Li's daring act attracted the attention of Zhang Guoliang, who ordered Gen. Tidu Zhang Youliang (張玉良), in command of 36,000 troops, to track Li's corps. Li routed Zhang's troops and crippled Army Group Jiangnan. When Zhang Youliang arrived in Hangzhou he believed that Li was occupying the city, but Li's corps had left two days earlier on 19 March and attacked another city while waiting for reinforcements.
In Nanjing Hong Rengan ordered Chen Yucheng's troops to cross the river. Chen commanded over 100,000 men along the river and on 29 April he received the signal to attack from Hong Rengan and began the crossing.
When Chief commander Zhang Guoliang and Imperial Commissioner Her Chyun died the Qing government promoted Zeng Guofan. This changed the course of the war in favor of the Qing and their western allies.
The Taiping Rebellion, also known as the Taiping Civil War or the Taiping Revolution, was a massive rebellion or civil war that was waged in China from 1850 to 1864, between the Manchu Qing dynasty and the Hakka-led Taiping Heavenly Kingdom – though following the fall of Nanjing the last rebel army was not wiped out until 1871. After fighting the bloodiest civil war in world history, with 30 to 50 million dead, the established Qing government won decisively, although the outcome is considered a pyrrhic victory.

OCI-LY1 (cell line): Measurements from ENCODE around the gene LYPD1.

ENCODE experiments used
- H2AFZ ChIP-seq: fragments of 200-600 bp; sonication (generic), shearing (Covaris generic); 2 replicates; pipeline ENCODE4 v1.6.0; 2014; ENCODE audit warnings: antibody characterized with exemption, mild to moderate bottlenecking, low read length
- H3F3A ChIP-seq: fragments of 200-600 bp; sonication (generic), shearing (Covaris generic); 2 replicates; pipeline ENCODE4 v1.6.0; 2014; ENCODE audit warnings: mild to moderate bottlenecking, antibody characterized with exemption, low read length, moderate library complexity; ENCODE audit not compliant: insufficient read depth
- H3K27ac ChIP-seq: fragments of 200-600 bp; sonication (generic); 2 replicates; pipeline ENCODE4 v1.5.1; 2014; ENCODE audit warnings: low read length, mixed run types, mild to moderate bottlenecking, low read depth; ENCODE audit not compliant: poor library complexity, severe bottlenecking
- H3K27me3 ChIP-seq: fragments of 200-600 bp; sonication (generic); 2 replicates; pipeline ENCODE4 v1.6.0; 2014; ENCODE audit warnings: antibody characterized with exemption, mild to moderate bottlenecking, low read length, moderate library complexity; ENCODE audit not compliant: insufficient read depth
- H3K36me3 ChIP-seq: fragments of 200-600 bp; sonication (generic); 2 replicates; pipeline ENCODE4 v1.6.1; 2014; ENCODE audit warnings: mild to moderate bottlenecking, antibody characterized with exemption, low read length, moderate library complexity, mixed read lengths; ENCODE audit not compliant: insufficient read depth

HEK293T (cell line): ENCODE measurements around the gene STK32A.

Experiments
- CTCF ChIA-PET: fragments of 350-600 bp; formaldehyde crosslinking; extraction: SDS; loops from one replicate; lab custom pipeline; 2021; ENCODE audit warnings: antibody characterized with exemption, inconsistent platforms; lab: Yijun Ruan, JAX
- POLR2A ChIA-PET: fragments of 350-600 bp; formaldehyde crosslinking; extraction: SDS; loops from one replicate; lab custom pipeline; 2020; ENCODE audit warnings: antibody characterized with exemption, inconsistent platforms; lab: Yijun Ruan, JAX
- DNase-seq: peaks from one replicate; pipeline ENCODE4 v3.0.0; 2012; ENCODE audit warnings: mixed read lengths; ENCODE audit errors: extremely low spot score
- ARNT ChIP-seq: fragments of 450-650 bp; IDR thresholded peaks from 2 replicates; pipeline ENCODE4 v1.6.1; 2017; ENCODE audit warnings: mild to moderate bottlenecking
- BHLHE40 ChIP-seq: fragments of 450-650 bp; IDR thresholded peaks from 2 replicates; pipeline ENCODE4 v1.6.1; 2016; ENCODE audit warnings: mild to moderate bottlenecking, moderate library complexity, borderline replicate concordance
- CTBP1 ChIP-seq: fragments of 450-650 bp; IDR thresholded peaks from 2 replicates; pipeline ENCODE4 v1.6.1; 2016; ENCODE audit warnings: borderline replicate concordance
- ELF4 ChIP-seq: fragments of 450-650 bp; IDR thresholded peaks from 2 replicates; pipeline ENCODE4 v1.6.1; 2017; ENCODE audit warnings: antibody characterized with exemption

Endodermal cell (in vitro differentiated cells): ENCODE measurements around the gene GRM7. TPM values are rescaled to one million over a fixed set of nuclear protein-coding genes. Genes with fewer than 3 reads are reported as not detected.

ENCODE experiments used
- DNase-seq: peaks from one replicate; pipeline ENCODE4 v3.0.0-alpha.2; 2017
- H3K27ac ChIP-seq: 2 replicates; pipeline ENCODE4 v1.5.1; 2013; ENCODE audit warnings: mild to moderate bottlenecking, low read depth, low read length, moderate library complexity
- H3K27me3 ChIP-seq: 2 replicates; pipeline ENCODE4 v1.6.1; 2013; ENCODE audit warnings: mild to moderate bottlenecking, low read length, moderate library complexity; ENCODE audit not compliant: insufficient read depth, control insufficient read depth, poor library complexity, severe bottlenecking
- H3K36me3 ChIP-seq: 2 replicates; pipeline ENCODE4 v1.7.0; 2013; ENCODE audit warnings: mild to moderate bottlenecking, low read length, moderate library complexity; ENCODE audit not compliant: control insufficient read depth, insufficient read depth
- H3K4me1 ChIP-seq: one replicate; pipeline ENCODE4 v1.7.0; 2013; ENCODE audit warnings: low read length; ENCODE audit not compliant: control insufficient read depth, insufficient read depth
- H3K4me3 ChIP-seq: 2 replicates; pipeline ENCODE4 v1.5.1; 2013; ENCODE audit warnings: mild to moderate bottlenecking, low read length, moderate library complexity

Li Xiucheng was a military rebel commander opposing the Qing dynasty during the Taiping Rebellion. He was born to a peasant family. In 1864, he was captured and interrogated at the third and final Battle of Nanjing. He was then executed by Zeng Guofan.